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Get Recommended! A deep dive into obtaining a letter of recommendation

Though the origin of asking for letters of recommendation is not exactly known, historians can trace the practice back to Renaissance and medieval universities. It has been a long-standing tradition to have respected professionals and scholars vouch for an applicant's qualifications and/or character for their respective pursuits. Over time, like everything it seems in the college application process, the way we recommend has evolved.

Asking someone who knows you for a recommendation seems easy enough, right? Well… kinda. Below are tips to complicate, did I say that? I meant, clarify! The one almost totally hands-off aspect of applying for college.

Choose Wisely

This is the most important tip because you won’t see the recommendations submitted electronically. You need to trust that the person you ask will highlight the best parts of your character and ability for the path you are set to pursue. They should be someone who advocates for you, not opposes you. To that end, if you ask someone and they give you any cause for trepidation, thank them for the consideration and move on. For example, you ask your new teacher, and they say, “I think you should ask someone who knows you better.” Or you ask a teacher, and they say, “I don’t know if I will write you a favorable recommendation,” believe them and move on to someone else.

Keep It Focused

Almost always, the recommendations are a guidance counselor (this is typically mandatory), a teacher, and an optional recommender of your choice. Hence, you need to be strategic in who you ask. This is a very important yet simple shift of focus when considering which teacher to ask. If you intend on majoring in engineering, you should 100% be asking an engineering teacher to write the recommendation. If you can’t for whatever reason (maybe they left your school, so access is an issue), think of someone else close to that field (like a past science teacher) that you can ask. The next could be a coach if you want, or another teacher (subject does not matter) for the optional as long as you are “choosing wisely.”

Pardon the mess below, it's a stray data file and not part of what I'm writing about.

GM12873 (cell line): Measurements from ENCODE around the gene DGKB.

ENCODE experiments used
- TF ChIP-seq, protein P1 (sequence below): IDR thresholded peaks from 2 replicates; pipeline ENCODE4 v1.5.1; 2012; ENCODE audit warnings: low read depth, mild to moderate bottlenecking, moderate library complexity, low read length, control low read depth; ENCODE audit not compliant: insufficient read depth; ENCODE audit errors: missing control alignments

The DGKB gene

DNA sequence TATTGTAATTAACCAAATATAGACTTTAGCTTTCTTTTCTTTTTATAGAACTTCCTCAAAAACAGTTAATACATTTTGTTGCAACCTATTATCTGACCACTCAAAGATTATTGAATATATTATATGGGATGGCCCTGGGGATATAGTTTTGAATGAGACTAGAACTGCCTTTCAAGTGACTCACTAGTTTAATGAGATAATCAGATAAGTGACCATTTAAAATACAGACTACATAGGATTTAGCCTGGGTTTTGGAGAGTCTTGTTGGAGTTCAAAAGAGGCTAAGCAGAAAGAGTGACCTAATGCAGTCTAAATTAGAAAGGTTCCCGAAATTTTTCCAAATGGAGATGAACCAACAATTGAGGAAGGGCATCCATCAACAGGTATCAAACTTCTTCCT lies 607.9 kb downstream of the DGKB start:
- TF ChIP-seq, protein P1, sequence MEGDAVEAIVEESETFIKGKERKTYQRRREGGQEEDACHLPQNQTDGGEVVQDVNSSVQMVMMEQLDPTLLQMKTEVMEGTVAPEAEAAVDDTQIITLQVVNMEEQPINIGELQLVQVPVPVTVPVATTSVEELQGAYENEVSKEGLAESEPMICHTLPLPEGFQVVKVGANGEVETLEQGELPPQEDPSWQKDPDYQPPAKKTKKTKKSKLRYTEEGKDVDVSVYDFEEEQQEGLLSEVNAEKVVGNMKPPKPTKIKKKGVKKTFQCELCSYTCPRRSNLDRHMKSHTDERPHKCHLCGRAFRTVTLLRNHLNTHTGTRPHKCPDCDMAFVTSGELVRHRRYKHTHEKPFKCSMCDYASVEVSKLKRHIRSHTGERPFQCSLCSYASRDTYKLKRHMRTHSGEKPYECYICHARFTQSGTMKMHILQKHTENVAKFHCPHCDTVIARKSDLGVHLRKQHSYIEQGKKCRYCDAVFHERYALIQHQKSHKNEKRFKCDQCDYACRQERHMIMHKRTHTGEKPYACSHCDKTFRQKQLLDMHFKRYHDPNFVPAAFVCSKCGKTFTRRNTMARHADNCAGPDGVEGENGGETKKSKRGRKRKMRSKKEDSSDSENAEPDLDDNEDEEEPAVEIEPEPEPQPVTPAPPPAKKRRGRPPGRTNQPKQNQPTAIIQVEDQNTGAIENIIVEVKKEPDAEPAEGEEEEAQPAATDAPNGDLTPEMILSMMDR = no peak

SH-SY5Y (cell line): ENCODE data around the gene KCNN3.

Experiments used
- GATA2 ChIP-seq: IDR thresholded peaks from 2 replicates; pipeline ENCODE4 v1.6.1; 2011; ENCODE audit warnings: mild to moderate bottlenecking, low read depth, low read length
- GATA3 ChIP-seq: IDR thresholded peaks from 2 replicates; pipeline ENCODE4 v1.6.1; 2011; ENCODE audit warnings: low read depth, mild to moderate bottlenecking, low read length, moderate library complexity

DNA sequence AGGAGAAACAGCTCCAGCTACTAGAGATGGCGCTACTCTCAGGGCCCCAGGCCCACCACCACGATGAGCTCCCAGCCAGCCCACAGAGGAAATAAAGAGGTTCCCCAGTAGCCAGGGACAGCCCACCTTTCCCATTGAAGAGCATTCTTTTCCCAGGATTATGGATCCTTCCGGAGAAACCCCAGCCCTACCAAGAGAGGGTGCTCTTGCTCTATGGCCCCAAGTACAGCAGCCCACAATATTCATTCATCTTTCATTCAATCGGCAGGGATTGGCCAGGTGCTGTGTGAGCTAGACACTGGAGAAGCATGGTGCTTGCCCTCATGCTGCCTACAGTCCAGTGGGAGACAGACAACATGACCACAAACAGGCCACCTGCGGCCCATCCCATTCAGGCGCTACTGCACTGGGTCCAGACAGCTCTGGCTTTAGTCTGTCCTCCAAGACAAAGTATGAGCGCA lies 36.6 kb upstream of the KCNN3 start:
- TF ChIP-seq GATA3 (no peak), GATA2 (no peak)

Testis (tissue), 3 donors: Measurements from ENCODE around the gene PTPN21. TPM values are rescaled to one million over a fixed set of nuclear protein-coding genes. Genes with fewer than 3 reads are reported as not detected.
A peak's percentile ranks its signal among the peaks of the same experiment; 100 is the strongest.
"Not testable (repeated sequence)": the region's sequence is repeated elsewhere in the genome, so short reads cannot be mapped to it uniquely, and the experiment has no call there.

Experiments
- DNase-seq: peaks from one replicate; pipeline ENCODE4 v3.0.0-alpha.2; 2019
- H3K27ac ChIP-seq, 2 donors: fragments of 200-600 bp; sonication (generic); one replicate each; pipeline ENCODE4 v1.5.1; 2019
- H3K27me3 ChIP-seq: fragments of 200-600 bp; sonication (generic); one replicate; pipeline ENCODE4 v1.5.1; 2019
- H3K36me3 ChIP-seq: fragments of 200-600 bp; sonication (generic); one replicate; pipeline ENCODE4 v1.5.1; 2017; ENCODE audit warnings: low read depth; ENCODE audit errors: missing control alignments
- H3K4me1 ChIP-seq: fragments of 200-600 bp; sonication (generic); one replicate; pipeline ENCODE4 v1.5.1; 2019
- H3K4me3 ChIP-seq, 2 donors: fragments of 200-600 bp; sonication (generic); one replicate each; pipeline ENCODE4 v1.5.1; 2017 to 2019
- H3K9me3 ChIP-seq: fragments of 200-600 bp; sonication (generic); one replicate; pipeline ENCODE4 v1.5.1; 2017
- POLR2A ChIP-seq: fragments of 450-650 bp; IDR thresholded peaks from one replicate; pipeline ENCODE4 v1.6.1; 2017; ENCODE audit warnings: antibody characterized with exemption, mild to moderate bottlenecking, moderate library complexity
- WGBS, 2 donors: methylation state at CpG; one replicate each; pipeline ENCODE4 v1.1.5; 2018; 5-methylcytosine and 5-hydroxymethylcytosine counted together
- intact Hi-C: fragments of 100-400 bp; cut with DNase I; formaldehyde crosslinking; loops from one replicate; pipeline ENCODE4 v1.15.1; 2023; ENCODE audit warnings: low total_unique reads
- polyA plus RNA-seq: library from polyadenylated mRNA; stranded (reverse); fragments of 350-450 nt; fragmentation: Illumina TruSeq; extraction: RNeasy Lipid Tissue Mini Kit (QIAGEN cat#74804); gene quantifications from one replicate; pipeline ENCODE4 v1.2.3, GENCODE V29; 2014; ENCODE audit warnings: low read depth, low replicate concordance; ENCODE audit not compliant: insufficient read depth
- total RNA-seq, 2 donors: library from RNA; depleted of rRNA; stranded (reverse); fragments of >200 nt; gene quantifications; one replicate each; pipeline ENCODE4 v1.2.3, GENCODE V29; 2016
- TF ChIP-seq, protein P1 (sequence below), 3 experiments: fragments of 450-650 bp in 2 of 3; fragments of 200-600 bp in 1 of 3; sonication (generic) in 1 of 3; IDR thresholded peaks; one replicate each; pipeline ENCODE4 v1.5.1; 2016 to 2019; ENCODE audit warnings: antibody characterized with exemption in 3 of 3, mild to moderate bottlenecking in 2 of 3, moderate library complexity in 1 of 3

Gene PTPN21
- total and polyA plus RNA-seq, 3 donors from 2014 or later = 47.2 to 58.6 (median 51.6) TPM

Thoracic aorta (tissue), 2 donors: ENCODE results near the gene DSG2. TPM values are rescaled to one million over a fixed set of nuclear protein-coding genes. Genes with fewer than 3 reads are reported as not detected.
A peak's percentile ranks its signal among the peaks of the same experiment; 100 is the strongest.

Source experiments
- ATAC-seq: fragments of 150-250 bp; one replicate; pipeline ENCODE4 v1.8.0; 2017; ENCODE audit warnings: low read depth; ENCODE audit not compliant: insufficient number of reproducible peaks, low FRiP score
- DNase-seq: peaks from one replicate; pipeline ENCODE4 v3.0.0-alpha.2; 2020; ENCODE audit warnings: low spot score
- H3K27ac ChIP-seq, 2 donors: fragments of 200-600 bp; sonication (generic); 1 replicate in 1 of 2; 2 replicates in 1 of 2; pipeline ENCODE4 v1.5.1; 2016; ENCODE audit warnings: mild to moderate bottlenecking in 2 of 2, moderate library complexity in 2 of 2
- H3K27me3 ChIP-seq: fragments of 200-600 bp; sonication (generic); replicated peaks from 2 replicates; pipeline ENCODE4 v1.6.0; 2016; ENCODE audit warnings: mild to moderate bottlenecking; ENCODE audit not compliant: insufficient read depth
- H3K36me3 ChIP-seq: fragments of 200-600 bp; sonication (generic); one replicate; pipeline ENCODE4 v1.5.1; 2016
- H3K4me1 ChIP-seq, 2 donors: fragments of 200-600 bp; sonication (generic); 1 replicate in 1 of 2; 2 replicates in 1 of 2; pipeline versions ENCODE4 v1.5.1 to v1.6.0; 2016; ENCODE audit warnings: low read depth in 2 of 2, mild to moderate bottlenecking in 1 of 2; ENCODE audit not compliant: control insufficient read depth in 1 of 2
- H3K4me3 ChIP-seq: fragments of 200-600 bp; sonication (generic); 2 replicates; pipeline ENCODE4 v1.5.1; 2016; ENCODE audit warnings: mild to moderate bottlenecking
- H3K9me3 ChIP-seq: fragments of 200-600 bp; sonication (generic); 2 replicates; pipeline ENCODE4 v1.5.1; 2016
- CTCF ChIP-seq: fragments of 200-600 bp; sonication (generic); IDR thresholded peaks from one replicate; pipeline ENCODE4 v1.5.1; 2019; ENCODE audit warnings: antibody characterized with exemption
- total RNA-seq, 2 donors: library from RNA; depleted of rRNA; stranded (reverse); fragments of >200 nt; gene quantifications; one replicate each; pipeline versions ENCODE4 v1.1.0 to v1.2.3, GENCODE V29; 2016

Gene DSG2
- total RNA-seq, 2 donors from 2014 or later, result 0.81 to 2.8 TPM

Give Time

This is very simple and common sense, I hope. It is very unprofessional to ask for a recommendation and expect it to be done in a week or less. Give your recommenders ample time to write the recommendation you need and deserve. This will demonstrate very intentional planning, which can improve that letter because you have exercised great time management skills and thoughtfulness.

Face to Face

When asking the professionals you have selected to write your recommendation, it is imperative that you ask them face to face, zoom to zoom, or over the phone in a conversation (if physical space is an issue). Do not email, do not text, and DO NOT have your parents ask for you. Is it difficult to ask someone for something this personal, it can be, but in this situation, it is necessary. You can practice the process of asking with a parent or the IEC you are working with. I have practiced asking with my clients to help eliminate the nerves, but it must be done. After you have asked face-to-face, consider sending a simple thank you email to follow up. Be sure to ask if they would like a digital copy of your newest resume to help in the process.

If you would like more tips for recommendation letters, a cover letter to email as a follow-up, or someone to practice with, book a free consultation with us today.

Rebecca Stone, your trusted certified independent education consultant with 15 years of experience in college guidance, dedicated to empowering students to reach their academic dreams.

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